Huiling Yang (Yunnan University)
This paper focuses on the shared practice of folk songs in urban villages among manual laborers who have migrated from rural areas to urban areas of Kunming in southwest China. It discusses how "roots" are reproduced and regenerated among mobile individuals and the interaction of individuals with diverse cultural traditions. The discussion consists of four parts: the sense of rootedness among migrant workers in urban work and daily life; how the folk songs are embedded in the migrant workers as the intersection of their roots and the original living culture system, and move with them; how the folk practice of folk song duet activate and update the rootedness of migrant workers through interaction among the subjects, and create a space of multiple coexistences of roots; and the vulnerability of the field of diverse coexisting roots in the urban environment, exposed to the air rather than rooted in the soil.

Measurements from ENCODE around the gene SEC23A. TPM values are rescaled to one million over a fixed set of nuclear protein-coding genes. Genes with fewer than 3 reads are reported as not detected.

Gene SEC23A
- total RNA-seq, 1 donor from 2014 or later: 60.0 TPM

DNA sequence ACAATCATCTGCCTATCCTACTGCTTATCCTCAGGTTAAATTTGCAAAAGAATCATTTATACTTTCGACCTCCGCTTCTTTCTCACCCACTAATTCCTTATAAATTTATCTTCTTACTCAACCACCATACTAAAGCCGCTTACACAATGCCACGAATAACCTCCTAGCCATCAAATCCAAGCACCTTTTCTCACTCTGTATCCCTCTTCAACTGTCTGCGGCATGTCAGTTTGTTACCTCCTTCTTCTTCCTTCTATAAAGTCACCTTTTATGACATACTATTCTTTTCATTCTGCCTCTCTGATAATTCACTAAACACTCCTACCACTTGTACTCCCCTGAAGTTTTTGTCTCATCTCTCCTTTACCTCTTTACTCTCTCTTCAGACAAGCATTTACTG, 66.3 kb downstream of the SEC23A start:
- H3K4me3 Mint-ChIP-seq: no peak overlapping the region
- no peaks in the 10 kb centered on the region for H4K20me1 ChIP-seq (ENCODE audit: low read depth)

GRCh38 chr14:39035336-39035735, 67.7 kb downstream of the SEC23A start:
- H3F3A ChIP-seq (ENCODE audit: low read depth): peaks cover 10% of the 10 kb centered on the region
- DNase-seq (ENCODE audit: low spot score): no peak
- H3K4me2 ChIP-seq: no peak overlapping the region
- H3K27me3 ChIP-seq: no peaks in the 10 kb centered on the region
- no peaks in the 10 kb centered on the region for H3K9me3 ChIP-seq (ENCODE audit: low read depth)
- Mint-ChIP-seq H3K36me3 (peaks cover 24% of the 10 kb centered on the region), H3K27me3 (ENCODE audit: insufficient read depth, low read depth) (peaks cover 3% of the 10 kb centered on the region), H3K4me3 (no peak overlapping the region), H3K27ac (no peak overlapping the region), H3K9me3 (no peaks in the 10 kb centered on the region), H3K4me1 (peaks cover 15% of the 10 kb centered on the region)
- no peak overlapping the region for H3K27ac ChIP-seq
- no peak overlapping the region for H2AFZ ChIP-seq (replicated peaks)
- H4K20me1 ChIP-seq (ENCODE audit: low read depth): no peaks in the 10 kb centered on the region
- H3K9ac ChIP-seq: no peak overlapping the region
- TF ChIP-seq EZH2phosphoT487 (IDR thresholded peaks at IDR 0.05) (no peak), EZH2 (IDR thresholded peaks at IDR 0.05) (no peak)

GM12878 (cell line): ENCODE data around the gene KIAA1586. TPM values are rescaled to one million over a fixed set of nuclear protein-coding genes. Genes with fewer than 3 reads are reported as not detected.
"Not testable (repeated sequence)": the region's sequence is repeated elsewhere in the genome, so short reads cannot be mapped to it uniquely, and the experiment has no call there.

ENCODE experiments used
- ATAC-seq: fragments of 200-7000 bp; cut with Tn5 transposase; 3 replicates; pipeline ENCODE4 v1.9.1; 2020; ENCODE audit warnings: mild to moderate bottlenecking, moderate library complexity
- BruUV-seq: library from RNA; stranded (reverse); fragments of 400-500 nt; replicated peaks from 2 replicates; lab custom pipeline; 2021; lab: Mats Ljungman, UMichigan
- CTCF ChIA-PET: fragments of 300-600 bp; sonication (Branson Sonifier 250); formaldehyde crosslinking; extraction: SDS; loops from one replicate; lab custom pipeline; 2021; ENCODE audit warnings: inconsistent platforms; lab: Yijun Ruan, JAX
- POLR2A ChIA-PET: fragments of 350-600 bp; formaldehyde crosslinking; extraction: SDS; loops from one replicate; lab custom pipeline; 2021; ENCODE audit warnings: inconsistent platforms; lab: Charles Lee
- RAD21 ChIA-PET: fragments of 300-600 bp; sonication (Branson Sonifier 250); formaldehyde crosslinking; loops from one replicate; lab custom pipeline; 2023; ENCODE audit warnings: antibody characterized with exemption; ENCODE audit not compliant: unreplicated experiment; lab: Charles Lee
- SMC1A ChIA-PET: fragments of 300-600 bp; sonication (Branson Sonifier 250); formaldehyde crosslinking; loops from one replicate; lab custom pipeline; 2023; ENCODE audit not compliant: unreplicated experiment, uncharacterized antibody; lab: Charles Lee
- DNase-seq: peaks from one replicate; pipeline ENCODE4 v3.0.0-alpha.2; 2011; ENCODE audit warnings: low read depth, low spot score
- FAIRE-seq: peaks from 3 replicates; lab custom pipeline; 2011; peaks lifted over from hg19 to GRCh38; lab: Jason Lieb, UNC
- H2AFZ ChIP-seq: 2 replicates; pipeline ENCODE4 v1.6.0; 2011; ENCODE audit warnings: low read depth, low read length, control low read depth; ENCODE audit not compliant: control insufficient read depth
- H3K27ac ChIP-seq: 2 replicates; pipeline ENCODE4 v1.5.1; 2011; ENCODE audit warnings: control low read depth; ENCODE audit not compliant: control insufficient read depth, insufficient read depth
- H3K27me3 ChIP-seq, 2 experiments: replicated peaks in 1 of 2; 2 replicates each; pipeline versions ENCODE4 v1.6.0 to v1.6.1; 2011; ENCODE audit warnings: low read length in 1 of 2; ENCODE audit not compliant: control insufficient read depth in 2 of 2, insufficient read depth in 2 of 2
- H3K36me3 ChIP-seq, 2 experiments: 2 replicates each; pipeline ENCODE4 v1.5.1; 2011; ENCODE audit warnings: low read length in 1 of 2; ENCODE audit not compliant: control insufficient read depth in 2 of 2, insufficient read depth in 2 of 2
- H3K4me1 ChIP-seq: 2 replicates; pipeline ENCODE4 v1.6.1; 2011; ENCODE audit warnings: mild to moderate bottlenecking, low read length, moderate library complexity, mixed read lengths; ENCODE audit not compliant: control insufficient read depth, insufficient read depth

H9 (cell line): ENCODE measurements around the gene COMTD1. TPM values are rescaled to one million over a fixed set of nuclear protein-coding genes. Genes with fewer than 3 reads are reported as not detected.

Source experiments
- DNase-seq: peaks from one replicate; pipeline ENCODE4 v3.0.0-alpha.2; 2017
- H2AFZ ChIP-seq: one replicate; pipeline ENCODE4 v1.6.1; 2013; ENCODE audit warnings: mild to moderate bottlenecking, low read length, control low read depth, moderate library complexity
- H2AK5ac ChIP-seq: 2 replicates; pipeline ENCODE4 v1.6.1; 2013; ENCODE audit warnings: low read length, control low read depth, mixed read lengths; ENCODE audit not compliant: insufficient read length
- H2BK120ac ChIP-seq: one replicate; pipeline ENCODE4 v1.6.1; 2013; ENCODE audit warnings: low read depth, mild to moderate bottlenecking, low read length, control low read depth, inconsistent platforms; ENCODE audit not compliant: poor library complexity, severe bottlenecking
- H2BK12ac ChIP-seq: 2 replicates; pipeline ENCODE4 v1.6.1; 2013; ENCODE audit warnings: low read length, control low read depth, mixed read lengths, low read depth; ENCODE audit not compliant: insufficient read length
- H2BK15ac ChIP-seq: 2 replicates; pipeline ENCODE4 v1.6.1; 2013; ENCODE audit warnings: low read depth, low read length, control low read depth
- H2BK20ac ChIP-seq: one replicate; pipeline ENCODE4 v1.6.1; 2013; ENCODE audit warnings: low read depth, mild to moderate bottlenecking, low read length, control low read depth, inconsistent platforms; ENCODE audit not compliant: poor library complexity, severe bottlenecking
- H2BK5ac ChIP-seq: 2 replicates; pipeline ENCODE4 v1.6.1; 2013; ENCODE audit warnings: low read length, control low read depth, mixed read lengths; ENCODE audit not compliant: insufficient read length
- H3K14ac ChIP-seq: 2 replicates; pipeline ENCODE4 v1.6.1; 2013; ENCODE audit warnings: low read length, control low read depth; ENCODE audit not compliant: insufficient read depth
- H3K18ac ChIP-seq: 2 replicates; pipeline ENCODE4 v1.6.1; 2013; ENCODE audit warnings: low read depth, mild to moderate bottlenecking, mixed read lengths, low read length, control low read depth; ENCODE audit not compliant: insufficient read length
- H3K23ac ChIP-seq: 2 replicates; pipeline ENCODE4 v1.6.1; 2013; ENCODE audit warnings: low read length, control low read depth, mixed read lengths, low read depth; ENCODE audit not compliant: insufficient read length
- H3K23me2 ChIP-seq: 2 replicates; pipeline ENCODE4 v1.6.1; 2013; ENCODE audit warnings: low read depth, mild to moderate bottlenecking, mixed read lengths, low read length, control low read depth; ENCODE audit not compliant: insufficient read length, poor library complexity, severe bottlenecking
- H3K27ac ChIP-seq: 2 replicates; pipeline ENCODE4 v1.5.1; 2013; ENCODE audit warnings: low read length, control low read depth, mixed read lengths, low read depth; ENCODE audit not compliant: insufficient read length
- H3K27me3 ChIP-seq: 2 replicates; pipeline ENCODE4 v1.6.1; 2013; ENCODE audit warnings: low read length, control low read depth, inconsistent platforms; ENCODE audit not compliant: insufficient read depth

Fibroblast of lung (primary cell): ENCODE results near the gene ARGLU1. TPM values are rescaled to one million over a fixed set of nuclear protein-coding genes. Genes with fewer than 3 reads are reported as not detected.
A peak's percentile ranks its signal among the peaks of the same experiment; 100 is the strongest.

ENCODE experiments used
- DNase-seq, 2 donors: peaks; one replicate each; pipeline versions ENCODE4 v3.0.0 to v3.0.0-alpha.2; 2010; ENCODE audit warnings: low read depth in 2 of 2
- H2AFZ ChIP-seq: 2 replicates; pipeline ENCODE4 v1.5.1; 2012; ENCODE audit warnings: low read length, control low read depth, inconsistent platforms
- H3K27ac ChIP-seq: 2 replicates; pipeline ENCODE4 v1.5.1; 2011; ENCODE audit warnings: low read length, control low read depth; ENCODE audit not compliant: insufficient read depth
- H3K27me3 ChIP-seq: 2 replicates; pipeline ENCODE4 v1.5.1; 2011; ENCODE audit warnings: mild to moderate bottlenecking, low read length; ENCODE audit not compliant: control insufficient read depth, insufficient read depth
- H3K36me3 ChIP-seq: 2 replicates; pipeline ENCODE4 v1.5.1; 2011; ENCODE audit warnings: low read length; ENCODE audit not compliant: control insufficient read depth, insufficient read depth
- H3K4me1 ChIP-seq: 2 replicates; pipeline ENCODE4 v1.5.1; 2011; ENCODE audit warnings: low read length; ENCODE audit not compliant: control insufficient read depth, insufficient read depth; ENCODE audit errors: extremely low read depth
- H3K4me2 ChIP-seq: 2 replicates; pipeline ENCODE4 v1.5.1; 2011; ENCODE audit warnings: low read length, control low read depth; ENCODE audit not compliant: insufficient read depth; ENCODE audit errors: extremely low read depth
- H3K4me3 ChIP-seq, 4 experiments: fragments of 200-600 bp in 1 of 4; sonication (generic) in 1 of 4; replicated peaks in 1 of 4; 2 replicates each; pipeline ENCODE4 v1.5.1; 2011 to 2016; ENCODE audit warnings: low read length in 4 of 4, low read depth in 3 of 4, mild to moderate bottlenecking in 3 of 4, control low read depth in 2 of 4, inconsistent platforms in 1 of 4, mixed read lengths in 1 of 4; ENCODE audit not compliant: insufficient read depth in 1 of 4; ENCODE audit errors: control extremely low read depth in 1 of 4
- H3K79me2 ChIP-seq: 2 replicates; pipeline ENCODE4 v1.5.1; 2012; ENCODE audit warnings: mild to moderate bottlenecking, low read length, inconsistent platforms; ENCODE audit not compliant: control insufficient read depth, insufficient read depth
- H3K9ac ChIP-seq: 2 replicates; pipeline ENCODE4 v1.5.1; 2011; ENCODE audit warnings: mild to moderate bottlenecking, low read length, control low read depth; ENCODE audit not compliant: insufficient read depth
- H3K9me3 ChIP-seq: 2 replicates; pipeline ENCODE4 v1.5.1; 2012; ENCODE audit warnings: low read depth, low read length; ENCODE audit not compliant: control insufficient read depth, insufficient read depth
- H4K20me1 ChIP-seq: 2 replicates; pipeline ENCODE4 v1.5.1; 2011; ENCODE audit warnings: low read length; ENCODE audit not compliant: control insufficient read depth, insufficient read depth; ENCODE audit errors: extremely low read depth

Part of V2-05 Belonging, Folklore, and Identity, Wednesday, October 11, 3:30 pm–5:30 pm